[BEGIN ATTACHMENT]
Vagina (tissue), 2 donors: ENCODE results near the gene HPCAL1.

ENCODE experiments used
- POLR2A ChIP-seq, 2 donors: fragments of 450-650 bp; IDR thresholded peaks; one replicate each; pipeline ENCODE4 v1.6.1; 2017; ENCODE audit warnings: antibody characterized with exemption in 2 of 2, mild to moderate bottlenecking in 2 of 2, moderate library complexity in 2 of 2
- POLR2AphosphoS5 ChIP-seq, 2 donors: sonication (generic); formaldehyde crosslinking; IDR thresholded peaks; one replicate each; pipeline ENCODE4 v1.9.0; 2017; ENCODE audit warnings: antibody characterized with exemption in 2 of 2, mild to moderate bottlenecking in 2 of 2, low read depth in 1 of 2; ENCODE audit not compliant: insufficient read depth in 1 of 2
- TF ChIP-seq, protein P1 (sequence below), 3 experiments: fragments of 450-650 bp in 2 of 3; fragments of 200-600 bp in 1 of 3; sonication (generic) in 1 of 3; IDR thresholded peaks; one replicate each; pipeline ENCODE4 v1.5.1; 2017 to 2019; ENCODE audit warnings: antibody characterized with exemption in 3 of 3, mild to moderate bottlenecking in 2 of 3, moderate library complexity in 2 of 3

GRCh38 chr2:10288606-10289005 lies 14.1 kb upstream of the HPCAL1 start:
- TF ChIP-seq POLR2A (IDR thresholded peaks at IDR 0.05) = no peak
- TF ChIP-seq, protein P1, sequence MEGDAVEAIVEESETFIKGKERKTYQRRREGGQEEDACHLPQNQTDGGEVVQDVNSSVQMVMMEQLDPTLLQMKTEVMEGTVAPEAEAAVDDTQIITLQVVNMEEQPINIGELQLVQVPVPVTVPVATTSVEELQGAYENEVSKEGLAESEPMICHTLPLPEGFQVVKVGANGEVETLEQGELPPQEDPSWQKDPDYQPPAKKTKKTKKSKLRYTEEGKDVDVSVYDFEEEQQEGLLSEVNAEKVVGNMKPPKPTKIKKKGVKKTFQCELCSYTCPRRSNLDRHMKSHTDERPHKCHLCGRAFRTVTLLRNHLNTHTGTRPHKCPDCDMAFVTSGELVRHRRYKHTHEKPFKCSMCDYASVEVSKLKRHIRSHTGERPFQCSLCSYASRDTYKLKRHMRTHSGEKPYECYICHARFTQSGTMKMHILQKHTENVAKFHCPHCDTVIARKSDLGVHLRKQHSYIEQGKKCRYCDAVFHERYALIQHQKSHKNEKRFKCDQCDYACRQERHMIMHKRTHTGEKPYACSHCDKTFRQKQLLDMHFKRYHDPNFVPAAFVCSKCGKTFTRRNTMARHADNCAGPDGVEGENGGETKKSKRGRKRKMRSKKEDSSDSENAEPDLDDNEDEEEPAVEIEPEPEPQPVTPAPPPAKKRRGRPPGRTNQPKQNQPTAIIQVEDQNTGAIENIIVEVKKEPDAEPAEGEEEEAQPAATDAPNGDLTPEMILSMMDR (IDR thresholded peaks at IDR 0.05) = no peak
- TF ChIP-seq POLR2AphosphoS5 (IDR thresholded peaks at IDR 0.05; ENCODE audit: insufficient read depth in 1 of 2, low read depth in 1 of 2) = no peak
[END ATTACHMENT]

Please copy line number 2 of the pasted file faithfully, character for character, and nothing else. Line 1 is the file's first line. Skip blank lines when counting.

ENCODE experiments used